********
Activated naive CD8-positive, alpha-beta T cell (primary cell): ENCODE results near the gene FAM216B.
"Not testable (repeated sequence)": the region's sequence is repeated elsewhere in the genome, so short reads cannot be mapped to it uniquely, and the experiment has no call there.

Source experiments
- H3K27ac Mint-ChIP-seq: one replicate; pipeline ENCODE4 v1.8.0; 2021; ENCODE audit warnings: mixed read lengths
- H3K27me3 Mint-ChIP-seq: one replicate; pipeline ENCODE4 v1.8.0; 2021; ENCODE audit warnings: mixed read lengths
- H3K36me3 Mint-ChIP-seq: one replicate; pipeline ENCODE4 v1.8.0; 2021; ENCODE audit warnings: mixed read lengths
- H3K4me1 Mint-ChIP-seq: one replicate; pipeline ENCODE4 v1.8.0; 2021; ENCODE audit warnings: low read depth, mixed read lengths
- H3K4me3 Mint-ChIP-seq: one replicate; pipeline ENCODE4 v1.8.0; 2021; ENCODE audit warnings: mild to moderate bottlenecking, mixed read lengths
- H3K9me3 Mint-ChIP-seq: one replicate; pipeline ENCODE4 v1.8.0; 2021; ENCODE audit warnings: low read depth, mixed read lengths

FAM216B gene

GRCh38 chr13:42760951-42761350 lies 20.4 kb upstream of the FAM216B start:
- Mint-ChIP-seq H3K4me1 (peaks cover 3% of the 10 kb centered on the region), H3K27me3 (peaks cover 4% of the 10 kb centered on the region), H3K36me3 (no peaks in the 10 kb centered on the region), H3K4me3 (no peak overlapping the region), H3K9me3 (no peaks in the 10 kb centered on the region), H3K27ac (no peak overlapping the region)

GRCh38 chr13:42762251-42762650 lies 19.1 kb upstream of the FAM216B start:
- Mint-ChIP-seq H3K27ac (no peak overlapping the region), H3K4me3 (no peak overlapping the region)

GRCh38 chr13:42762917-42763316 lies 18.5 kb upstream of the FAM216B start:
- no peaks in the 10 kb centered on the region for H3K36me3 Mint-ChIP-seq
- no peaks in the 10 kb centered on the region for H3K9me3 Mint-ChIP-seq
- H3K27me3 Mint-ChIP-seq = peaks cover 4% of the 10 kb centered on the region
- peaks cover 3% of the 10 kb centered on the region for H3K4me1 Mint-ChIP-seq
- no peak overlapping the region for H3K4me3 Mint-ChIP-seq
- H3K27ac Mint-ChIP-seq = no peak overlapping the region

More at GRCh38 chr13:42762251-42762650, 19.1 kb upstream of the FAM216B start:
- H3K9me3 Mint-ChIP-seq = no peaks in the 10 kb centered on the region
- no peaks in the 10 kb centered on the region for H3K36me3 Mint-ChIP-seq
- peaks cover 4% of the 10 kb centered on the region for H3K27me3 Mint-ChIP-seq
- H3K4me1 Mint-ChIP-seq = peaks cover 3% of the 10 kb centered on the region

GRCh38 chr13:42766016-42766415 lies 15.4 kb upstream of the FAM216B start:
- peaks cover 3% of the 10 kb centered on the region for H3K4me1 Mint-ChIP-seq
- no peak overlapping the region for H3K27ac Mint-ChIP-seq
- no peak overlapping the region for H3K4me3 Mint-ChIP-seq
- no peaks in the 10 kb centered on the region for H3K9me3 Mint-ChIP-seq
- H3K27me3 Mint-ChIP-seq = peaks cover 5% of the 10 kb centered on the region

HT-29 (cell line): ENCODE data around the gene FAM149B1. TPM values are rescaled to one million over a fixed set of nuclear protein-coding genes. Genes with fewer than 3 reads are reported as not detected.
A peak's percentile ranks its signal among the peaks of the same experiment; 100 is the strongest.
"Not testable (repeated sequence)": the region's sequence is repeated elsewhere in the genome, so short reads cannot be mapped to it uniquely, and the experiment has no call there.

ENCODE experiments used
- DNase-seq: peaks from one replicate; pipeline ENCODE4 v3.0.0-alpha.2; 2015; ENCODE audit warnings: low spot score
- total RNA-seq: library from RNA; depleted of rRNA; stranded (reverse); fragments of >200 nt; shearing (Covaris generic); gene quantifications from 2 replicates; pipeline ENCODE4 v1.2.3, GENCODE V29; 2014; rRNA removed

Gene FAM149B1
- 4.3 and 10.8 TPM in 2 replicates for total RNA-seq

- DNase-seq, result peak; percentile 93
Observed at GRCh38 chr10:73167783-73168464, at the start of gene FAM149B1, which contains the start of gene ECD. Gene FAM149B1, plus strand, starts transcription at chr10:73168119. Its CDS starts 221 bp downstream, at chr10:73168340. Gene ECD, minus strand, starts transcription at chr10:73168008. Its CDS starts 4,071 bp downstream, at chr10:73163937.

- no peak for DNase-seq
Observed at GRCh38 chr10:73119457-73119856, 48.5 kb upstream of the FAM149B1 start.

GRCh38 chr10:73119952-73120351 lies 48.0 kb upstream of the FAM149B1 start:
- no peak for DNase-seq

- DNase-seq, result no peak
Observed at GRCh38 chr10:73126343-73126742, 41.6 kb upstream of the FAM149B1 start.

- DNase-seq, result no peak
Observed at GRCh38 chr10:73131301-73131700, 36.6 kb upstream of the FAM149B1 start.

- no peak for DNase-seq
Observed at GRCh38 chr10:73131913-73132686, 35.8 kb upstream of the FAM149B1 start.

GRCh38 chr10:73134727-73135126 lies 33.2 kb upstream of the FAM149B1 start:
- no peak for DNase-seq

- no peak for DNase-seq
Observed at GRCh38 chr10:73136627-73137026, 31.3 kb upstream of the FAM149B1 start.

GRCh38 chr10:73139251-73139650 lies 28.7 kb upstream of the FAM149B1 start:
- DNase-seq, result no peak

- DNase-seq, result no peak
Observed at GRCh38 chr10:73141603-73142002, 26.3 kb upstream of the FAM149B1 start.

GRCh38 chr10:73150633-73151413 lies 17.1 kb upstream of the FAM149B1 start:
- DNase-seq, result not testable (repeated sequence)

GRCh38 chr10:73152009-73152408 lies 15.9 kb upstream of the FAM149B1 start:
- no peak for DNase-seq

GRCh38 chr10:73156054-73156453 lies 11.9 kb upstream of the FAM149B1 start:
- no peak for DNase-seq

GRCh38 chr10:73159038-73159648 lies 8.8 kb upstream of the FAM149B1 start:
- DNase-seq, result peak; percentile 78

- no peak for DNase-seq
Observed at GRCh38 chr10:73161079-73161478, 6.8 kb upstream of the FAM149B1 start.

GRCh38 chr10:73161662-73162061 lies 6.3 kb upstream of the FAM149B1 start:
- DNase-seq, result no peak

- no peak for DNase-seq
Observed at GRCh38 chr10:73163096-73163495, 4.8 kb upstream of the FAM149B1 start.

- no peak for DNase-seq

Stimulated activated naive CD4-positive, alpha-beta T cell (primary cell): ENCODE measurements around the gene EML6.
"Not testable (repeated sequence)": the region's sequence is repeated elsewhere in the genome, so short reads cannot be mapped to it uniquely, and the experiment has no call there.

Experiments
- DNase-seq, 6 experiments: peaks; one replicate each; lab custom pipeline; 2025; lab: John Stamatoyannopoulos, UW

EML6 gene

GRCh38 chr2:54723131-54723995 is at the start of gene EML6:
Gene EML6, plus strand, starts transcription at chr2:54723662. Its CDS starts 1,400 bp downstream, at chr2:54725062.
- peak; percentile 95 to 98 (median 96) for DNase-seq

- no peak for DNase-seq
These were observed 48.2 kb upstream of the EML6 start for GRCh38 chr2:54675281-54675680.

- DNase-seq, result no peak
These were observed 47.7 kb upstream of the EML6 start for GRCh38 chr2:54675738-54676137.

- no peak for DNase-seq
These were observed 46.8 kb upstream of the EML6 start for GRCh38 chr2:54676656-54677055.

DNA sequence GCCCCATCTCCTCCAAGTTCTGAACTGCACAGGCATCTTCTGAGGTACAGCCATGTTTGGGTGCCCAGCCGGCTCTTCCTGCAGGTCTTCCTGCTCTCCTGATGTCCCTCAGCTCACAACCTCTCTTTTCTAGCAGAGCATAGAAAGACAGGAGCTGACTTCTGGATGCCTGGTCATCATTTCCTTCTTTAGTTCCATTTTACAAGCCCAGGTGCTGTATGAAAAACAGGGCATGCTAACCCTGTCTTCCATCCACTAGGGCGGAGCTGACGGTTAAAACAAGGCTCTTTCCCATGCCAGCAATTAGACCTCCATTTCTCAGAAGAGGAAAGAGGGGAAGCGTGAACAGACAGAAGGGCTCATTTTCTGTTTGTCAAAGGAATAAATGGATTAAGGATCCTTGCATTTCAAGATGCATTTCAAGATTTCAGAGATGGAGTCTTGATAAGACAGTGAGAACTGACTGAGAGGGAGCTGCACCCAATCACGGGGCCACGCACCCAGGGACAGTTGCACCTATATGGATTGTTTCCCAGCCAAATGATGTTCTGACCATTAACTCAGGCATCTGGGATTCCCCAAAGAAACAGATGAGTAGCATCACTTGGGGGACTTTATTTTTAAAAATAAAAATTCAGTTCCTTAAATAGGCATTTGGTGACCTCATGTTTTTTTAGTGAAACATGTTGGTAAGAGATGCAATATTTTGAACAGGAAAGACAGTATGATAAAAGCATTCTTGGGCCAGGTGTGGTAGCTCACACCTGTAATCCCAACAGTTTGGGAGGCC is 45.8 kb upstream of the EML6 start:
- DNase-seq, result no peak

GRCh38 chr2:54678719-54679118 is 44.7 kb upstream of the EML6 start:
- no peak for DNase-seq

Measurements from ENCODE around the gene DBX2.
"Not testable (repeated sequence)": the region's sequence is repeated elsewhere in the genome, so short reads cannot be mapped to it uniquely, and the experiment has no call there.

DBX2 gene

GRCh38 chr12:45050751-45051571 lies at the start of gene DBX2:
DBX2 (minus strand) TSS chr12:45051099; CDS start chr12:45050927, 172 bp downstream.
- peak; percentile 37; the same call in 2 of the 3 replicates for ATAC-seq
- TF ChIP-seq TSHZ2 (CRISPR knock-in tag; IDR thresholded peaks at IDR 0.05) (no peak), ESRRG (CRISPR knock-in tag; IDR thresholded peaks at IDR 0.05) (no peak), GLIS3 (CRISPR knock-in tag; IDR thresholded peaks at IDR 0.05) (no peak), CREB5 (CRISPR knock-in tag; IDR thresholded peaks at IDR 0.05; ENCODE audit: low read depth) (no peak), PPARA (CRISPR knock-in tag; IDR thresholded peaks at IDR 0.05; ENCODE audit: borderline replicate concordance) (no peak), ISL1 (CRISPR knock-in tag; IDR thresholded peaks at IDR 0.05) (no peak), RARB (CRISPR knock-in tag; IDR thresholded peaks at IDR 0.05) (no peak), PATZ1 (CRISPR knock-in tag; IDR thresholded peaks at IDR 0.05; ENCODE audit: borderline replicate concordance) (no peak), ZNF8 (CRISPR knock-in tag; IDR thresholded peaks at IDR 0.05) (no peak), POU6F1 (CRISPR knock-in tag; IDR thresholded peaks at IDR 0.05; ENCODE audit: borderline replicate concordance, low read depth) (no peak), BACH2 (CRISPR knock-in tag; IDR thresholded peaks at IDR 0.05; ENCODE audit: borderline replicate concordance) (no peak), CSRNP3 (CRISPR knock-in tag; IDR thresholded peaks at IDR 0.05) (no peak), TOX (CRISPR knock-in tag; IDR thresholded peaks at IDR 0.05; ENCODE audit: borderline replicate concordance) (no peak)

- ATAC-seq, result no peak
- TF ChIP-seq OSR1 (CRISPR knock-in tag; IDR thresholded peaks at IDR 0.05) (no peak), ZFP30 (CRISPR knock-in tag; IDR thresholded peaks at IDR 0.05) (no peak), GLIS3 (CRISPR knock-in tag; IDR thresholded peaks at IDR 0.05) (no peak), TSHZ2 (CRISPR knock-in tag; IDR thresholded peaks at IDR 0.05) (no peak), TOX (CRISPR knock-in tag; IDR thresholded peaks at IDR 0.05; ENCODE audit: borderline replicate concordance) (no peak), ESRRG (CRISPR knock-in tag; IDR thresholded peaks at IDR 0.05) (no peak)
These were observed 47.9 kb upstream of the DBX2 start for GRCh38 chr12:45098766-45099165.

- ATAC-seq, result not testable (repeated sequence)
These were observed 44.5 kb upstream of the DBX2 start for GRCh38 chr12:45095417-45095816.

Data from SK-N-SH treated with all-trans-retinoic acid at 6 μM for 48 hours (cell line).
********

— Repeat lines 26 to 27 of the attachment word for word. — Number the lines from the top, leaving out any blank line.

- H3K4me1 Mint-ChIP-seq = peaks cover 3% of the 10 kb centered on the region

GRCh38 chr13:42766016-42766415 lies 15.4 kb upstream of the FAM216B start: